(Before I go on I'd like to give praise to two really good apps for writing and one OS that I thought was surprising. The two apps are Pyroom and Jer's Novel Writer. After trying out a hundred apps for writing, I found Pyroom to be the simplest, most direct distraction free app of all. It submerses you and never insists that you come up. I spent a lot of time on it. But now I can get the same effect with Emacs plus the Emacs keybindings. The distraction free element is not Emacs, which requires more self-disciple for those long thinkfests than pyroom. Jer's Novel writer was a great app for giant text files. Also it had numerous useful features, and little cubbyholes to put your notes in and margin notes. But the developer went to work for Apple and he ceased maintaining it. I have not looked lately to see what has happened to it. I had to stop using my copy because I could not trust it any more. The OS I found which was unusually serviceable for people interested in building a home server was Ghost BSD. It uses Openbox desktop. It is BSD, though, fun for the simpleminded. It's apparently a one man operation, but I liked it so much that I might go back to it again if I get set up for it: printer and Internet on a wire. Emacs and Openbox were made for each other.)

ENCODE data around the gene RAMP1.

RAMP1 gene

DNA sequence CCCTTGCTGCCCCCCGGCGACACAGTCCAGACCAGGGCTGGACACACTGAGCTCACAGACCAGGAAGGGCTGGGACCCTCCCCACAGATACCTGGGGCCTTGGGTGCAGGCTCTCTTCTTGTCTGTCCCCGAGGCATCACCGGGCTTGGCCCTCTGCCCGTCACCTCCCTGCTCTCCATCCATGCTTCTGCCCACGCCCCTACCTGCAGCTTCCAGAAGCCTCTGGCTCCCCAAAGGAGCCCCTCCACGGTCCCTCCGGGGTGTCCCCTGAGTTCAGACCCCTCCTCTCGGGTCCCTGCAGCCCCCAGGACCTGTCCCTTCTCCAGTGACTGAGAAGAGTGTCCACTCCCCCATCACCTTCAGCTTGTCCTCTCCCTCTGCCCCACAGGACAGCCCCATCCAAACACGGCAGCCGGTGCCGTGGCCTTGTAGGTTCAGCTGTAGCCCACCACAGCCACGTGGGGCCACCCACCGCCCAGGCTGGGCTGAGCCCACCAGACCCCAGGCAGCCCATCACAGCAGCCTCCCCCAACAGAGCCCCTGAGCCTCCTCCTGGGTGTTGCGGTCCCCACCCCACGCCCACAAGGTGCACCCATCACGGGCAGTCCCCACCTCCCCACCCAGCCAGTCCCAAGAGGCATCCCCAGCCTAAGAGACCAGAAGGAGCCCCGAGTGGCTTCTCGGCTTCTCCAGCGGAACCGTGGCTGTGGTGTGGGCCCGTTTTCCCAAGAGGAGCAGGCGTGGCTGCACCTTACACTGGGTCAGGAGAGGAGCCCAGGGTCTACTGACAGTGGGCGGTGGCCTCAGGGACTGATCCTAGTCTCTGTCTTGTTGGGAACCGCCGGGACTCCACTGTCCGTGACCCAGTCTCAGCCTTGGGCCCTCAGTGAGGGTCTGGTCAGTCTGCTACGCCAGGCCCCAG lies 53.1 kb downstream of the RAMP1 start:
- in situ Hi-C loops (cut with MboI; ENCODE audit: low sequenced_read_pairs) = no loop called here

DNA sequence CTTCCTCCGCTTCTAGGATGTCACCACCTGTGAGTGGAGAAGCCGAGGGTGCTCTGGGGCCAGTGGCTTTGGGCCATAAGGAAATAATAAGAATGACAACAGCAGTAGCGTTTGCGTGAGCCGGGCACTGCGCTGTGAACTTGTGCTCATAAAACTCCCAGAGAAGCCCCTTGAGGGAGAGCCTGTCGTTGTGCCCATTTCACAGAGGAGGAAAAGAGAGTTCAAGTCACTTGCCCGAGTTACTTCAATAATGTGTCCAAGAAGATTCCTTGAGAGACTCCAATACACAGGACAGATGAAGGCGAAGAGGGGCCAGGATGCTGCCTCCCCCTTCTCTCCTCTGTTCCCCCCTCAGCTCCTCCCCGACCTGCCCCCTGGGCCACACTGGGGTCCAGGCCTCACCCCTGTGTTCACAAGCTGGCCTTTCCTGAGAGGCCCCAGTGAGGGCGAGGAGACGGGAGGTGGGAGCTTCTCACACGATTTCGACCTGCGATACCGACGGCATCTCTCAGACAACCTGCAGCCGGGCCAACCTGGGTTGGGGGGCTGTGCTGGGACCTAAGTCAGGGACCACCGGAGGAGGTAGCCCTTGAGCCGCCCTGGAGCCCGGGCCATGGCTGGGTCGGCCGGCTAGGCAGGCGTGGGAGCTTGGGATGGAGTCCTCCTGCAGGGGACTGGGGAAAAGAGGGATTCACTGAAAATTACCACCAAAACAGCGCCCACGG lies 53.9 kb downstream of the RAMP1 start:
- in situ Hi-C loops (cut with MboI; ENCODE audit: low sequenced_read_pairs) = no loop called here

Now let's go on and think about that server you have been dreaming about for the past five years. What is holding you back? You can't expect to run your MacBook Pro or Imac as a 24/7 server. Anybody who tells you you can is either an "old hand" who knows something I don't, or kidding you. You can't run a server on an overload of junk parts. You can try, but it won't run very long. The 24/7 requirement is what will set you back. Running used parts that are designed to run 24/7 is a good positive idea but highly theoretical. If you don't mind the setbacks, if you are not frustrated to find your computer shutting down suddenly, no work today, a day spent in trouble shooting, then a used Supermicro board and two dual core Zeons bought on Ebay for $50 might be your answer. Pull out the back up box, switch drives and you're in business again, sort of. Get a box that will let you switch parts around without tools and bank up backup parts. It does pass the sanity test to operate that way. Insist on good new fans and don't get cheap on your drives. No bigger hassle in computing than a cheap drive dying. ECC RAM is nice, but unholy expensive. If you do buy new, my personal dream, expect the job to run about $1,500 and some change. A server box will run close to $150—if you want a nice box to show off your stuff, a Case Labs box will cost about double—, a Supermicro dual CPU board $300, 2 quad core Zeons, $500 (maybe) and the rest in ECC RAM. That's assuming you have all the other odds and ends, video, an extra drive for backup and whatever else floats your boat, such as dual power supplies. CPU's have no moving parts and if they haven't been burnt, if your used parts supplier is on the ups, what the hell. An eight core Opteron (AMD) on a single CPU board might pass the sanity test. You might be able to get down under a $1000.